Second, that dictionary definition places secular matters as pertaining to this world in this time, not some other world or some other time. This sets the tone immediately: what is topical in secular expressions of practice is here and now, not another realm in another lifetime.
This leads to another component to secularism, one which seems to be a point of contention with more traditional attitudes. Much of religious doctrine, including that of Buddhism, contains religious assertions. That is, teachings which must be at least in the beginning taken on faith, rather than on any material evidence (5). They may be assertions about the divine lineage of a prominent figure in the tradition, assertions about the spiritual meaning of observable events, or assertions about the historicity of the stories making up the tradition. The importance and limitation of such assertions will be the topic of a later post. For the purposes of this discussion, it is sufficient to ascribe the term “secular” as pertaining to what is in evidence — that is, what is demonstrable in the natural world.
Moving to Buddhism, we are immediately faced with what appears to be an oxymoron: a non-religious religion! On the face of it, of course, it is a valid question to ask how such a combination has any material meaning. However, one should consider that contemporary Buddhism is often faced with this identification problem of being a religion or a philosophy, as its practice is not dependent on the supernatural, and its founder was very clear about not being divine. Of course, there are many of the forms of religion in the main branches of Buddhism, including ritual, monastic hierarchies, etc., but this does not mean that the average person cannot follow their tenants, and do so without worship of the divine.
This is not to say that religious forms are neither helpful nor meaningful to those who practice them, and those who are so inclined may benefit greatly from accepting faith assertions. Secular Buddhism is not antagonistic to other kinds of Buddhism; rather, it is just another expression of practice which does not share that approach. Secularists may question religious assertions, asking for evidence about them, as anyone should when faced with what is often a belief enjoying the status of privileged exemption from free inquiry. It is an opportunity to demonstrate the reason one has a belief.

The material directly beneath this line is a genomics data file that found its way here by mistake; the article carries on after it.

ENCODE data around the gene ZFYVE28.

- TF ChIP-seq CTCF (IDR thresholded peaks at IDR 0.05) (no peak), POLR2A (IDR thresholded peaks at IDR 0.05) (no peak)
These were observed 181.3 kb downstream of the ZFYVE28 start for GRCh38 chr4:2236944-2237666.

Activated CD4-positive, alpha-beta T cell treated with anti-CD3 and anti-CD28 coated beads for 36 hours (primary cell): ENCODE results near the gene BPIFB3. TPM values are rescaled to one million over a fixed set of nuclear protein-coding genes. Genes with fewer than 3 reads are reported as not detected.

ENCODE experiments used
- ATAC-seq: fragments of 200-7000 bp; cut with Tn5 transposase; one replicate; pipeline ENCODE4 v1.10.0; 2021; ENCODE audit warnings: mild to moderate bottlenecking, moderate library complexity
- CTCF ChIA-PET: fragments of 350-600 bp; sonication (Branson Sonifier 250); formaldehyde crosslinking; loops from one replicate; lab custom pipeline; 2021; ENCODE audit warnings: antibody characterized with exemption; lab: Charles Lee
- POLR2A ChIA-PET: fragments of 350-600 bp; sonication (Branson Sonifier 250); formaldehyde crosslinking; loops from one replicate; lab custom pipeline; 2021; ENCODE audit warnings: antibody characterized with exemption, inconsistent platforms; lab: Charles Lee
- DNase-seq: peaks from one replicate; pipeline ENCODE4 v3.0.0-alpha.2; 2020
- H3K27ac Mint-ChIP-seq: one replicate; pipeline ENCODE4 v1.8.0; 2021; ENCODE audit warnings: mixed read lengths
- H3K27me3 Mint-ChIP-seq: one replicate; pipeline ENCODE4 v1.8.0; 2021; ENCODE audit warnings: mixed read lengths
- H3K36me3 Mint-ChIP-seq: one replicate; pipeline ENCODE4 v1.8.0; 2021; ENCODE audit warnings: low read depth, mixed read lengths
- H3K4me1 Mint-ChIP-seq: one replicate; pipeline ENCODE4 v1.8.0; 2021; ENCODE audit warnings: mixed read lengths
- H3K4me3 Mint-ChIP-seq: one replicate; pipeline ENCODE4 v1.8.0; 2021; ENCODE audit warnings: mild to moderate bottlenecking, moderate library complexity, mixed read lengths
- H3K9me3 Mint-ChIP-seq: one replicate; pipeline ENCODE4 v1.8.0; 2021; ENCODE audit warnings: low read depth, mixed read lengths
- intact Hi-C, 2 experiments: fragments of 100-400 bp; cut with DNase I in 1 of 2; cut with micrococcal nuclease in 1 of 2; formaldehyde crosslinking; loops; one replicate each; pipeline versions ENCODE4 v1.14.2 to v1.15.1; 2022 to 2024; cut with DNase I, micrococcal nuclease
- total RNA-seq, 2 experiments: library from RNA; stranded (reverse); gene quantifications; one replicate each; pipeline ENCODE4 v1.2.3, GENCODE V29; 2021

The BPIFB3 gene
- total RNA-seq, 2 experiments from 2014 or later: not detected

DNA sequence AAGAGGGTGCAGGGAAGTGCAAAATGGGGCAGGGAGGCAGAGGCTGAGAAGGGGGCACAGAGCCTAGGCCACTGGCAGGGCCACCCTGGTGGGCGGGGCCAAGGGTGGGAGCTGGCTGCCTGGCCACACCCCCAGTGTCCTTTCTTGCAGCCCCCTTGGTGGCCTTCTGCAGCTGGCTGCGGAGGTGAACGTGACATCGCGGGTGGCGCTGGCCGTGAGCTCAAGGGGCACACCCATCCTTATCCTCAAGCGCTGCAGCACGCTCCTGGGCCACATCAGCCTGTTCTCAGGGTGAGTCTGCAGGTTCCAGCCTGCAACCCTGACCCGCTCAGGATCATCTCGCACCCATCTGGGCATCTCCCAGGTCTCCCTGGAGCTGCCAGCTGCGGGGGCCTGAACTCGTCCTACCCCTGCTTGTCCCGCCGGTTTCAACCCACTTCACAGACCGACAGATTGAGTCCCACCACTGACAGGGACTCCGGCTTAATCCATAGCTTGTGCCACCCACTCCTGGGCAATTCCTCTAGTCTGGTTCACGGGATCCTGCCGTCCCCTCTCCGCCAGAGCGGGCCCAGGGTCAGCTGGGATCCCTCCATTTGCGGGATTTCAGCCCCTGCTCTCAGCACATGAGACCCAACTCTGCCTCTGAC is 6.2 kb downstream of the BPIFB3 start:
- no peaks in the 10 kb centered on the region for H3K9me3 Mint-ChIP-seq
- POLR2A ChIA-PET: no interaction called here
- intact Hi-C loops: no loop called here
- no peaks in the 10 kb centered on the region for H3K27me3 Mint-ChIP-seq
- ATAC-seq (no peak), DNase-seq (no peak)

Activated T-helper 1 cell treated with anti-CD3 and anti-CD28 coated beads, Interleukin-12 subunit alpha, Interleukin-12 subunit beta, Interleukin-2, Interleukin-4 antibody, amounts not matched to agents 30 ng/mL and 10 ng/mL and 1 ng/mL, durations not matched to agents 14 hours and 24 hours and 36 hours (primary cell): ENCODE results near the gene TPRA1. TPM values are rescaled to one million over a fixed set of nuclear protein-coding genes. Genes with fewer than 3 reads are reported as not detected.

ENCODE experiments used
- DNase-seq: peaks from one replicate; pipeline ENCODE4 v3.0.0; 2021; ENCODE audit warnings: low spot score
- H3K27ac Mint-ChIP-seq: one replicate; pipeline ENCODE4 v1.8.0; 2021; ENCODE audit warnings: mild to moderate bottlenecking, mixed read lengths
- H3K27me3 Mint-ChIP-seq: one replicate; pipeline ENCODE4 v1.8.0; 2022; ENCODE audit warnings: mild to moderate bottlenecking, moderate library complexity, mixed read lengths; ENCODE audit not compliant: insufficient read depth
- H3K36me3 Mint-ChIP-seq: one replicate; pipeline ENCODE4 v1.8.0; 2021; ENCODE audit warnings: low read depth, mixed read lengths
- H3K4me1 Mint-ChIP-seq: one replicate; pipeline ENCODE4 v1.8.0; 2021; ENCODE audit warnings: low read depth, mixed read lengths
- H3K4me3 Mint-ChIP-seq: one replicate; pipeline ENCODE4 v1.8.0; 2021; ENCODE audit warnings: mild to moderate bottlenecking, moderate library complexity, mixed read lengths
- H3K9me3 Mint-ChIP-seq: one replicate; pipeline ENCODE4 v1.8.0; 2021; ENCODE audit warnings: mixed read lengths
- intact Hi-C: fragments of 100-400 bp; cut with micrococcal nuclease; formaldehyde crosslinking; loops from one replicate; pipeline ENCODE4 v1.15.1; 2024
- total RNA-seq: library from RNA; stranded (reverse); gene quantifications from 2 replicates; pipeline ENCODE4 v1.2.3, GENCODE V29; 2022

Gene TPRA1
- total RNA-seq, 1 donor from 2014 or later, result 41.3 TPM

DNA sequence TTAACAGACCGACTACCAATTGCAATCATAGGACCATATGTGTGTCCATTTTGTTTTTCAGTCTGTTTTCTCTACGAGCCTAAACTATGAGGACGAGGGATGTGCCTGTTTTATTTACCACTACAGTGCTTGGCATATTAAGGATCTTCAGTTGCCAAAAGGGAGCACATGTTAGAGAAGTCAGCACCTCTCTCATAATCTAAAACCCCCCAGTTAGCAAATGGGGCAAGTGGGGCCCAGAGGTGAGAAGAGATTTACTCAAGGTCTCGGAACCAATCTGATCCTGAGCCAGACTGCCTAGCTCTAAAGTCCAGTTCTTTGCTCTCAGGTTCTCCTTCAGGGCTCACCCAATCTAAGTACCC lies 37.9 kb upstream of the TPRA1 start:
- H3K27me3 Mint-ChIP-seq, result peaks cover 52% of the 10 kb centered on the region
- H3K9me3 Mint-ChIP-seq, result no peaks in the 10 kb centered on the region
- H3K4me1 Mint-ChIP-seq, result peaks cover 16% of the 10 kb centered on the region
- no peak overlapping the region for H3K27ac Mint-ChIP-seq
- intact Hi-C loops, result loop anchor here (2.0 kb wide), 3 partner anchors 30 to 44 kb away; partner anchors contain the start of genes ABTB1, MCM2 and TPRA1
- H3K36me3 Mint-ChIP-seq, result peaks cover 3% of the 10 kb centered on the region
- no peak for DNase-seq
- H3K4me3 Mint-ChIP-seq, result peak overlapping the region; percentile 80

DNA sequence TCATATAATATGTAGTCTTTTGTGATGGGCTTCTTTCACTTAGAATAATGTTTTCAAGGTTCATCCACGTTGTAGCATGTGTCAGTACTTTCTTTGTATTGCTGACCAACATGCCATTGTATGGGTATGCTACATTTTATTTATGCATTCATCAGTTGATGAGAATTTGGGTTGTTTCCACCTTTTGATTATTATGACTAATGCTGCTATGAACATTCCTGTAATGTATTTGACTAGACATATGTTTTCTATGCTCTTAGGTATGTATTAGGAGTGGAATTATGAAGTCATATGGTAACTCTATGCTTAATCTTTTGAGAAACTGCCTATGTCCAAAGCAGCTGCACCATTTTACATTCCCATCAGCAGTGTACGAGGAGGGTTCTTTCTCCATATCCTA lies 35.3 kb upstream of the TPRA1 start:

A descriptive issue remains: what is Buddhism? Answering this question was most succinctly put by Siddhattha Gotama himself in his statement that he teaches suffering and the extinguishing of suffering, and that a teaching is valid, “When you know for yourselves that, ‘These qualities are skillful; these qualities are blameless; these qualities are praised by the wise; these qualities, when adopted and carried out, lead to welfare and to happiness’ — then you should enter and remain in them.” (6)
We can see that secular Buddhism has a distinguishing characteristic from other kinds of Buddhism in that it is related to what is in evidence (what is demonstrable in the natural world); that which is not in evidence is not a dependency of secular Buddhism, and can be set aside. Note that the choice of words “is not a dependency” and “can be set aside” is very intentional and key to the entire core thread of secular Buddhism. Secular practitioners may or may not choose to exercise faith based forms like bowing, chanting, lighting incense, etc., it is simply that their practice does not depend on these forms to provide value. That such forms can be set aside, does not mean that they always will be set aside. And that setting aside does not mean they are disallowed, or somehow found to be lacking in value to others. It is that secular practice, free from the dependency of forms and adherence to assertions not demonstrable, is far more accessible to a wider variety of people — traditionalists, secularists, and those of completely different faiths may find secular Buddhism to be of tangible benefit in their lives. A possible core thread of secular Buddhism then becomes:
“What is in evidence in the natural world as a dependency to the reduction of suffering.”
Of course, this is an evolving practice in an evolving cultural setting. The important thing is to take what is beneficial to your own practice!
*** Notes ***
5 “Faith” here is meant in the Judeo-Christian sense: “Now faith is the assurance of things hoped for, the conviction of things not seen.” [Heb. 11:1]
6 Kalama Sutta